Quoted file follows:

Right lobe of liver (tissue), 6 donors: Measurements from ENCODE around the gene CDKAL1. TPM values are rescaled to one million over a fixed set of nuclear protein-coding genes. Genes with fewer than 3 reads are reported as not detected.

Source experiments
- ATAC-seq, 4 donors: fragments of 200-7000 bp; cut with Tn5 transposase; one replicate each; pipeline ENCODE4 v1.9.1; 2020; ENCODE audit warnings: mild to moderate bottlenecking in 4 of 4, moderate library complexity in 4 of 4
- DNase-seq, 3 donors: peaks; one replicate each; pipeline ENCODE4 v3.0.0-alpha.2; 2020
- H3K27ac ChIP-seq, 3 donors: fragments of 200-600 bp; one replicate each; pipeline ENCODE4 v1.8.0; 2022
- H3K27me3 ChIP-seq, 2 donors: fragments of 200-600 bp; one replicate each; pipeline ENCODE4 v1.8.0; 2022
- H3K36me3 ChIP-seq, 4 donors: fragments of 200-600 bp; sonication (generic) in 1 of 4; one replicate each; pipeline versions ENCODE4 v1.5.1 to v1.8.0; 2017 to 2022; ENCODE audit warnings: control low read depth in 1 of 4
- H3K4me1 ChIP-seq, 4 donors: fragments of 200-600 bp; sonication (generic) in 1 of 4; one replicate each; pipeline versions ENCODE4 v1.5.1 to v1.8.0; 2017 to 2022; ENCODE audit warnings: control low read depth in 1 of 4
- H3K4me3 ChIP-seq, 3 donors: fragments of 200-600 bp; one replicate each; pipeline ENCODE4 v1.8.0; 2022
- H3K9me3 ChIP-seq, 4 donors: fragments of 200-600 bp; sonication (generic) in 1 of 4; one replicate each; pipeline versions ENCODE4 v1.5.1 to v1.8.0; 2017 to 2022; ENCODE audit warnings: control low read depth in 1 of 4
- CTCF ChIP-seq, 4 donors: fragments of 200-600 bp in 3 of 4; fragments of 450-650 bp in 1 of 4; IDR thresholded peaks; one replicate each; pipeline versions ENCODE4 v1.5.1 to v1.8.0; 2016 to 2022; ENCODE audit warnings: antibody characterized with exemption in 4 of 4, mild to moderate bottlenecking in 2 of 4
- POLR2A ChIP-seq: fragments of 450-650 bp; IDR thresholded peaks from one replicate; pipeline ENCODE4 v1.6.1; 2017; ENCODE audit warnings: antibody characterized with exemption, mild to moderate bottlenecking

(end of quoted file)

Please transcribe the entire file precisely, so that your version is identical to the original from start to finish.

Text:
Right lobe of liver (tissue), 6 donors: Measurements from ENCODE around the gene CDKAL1. TPM values are rescaled to one million over a fixed set of nuclear protein-coding genes. Genes with fewer than 3 reads are reported as not detected.

Source experiments
- ATAC-seq, 4 donors: fragments of 200-7000 bp; cut with Tn5 transposase; one replicate each; pipeline ENCODE4 v1.9.1; 2020; ENCODE audit warnings: mild to moderate bottlenecking in 4 of 4, moderate library complexity in 4 of 4
- DNase-seq, 3 donors: peaks; one replicate each; pipeline ENCODE4 v3.0.0-alpha.2; 2020
- H3K27ac ChIP-seq, 3 donors: fragments of 200-600 bp; one replicate each; pipeline ENCODE4 v1.8.0; 2022
- H3K27me3 ChIP-seq, 2 donors: fragments of 200-600 bp; one replicate each; pipeline ENCODE4 v1.8.0; 2022
- H3K36me3 ChIP-seq, 4 donors: fragments of 200-600 bp; sonication (generic) in 1 of 4; one replicate each; pipeline versions ENCODE4 v1.5.1 to v1.8.0; 2017 to 2022; ENCODE audit warnings: control low read depth in 1 of 4
- H3K4me1 ChIP-seq, 4 donors: fragments of 200-600 bp; sonication (generic) in 1 of 4; one replicate each; pipeline versions ENCODE4 v1.5.1 to v1.8.0; 2017 to 2022; ENCODE audit warnings: control low read depth in 1 of 4
- H3K4me3 ChIP-seq, 3 donors: fragments of 200-600 bp; one replicate each; pipeline ENCODE4 v1.8.0; 2022
- H3K9me3 ChIP-seq, 4 donors: fragments of 200-600 bp; sonication (generic) in 1 of 4; one replicate each; pipeline versions ENCODE4 v1.5.1 to v1.8.0; 2017 to 2022; ENCODE audit warnings: control low read depth in 1 of 4
- CTCF ChIP-seq, 4 donors: fragments of 200-600 bp in 3 of 4; fragments of 450-650 bp in 1 of 4; IDR thresholded peaks; one replicate each; pipeline versions ENCODE4 v1.5.1 to v1.8.0; 2016 to 2022; ENCODE audit warnings: antibody characterized with exemption in 4 of 4, mild to moderate bottlenecking in 2 of 4
- POLR2A ChIP-seq: fragments of 450-650 bp; IDR thresholded peaks from one replicate; pipeline ENCODE4 v1.6.1; 2017; ENCODE audit warnings: antibody characterized with exemption, mild to moderate bottlenecking